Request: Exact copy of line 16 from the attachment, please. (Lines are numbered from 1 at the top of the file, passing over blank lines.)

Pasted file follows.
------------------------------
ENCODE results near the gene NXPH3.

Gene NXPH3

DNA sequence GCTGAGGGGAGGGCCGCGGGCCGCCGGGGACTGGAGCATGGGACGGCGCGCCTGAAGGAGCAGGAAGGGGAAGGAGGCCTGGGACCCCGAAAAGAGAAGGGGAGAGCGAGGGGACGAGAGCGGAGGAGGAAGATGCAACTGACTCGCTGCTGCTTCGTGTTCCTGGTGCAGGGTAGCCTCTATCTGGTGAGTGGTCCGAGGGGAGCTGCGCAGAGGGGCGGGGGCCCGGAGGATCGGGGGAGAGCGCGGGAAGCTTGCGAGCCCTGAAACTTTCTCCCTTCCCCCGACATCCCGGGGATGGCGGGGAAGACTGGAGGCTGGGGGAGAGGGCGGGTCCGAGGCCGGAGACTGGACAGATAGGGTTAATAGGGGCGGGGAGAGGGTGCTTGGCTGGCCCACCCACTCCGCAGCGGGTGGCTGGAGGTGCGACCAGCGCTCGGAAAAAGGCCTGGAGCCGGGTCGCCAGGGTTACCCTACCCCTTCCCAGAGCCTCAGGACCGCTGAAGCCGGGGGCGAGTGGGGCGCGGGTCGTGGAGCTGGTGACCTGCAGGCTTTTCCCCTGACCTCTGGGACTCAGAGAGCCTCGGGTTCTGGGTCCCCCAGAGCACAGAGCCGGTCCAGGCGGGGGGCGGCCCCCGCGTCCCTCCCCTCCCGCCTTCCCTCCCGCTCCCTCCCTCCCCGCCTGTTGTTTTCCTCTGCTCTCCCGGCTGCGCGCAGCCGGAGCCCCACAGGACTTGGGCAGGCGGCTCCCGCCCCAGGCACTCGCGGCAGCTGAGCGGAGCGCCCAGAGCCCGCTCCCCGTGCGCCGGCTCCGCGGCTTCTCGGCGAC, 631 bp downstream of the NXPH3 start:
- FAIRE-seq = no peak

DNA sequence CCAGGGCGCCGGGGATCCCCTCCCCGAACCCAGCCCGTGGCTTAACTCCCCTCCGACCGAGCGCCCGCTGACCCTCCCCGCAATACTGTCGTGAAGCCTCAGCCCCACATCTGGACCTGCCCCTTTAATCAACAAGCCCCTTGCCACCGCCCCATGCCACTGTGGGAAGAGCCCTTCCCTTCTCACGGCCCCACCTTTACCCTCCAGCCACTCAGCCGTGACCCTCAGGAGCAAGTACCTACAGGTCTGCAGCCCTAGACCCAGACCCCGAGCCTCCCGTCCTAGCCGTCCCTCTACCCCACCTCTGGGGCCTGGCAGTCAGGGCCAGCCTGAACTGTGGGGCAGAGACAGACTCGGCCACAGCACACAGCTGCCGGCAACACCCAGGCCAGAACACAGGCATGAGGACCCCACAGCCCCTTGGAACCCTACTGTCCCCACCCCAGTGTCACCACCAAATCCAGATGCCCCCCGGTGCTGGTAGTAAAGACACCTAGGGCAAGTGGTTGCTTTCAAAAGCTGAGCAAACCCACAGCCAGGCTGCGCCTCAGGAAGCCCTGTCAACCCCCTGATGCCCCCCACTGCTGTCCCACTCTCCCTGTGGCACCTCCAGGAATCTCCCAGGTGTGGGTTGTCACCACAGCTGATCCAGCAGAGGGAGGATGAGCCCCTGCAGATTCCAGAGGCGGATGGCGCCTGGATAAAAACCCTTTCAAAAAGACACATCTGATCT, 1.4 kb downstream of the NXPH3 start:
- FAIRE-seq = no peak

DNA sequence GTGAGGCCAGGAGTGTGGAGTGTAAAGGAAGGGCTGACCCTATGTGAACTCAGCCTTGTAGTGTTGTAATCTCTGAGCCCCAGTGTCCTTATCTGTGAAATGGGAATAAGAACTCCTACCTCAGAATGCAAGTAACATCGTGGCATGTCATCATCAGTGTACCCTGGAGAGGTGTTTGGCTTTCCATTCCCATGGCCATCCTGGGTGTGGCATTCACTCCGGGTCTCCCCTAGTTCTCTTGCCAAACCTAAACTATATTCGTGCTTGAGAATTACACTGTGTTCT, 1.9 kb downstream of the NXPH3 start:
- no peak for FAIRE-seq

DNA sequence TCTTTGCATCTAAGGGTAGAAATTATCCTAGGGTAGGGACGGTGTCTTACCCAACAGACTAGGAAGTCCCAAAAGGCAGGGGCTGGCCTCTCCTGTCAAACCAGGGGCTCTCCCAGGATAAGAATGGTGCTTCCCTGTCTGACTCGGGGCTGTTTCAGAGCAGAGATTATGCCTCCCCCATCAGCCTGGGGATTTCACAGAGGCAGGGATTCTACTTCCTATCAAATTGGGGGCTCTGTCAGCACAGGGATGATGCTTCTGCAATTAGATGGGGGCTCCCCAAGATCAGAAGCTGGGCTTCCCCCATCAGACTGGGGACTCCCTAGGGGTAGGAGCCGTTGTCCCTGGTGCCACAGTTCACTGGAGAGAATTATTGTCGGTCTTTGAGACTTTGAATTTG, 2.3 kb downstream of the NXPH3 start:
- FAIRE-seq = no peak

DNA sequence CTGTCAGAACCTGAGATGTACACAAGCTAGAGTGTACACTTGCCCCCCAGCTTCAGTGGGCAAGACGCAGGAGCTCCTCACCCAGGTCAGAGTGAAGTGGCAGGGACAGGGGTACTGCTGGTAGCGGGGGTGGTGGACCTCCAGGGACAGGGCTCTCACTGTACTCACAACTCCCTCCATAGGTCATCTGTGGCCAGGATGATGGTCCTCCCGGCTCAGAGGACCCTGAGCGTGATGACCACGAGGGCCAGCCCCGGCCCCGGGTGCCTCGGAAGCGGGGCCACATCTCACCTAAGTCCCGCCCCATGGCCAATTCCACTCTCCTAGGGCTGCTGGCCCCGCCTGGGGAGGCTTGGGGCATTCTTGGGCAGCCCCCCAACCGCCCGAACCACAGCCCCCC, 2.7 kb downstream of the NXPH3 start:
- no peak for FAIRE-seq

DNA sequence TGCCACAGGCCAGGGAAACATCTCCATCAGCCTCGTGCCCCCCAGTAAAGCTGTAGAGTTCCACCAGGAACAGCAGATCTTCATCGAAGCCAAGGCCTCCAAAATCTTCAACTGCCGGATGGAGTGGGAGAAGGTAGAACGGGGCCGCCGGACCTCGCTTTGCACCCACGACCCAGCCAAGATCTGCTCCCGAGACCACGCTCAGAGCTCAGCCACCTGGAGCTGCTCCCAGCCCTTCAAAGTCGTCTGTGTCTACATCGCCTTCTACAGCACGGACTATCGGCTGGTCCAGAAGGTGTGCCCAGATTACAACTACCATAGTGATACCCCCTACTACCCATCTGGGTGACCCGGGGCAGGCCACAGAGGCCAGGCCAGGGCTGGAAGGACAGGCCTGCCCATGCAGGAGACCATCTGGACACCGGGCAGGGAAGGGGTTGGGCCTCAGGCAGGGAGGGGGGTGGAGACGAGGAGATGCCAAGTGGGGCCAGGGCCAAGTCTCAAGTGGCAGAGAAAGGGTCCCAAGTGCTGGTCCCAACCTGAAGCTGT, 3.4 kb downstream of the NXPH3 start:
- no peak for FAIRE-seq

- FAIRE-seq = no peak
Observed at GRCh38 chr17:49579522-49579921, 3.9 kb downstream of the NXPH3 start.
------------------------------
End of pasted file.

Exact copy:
Observed at GRCh38 chr17:49579522-49579921, 3.9 kb downstream of the NXPH3 start.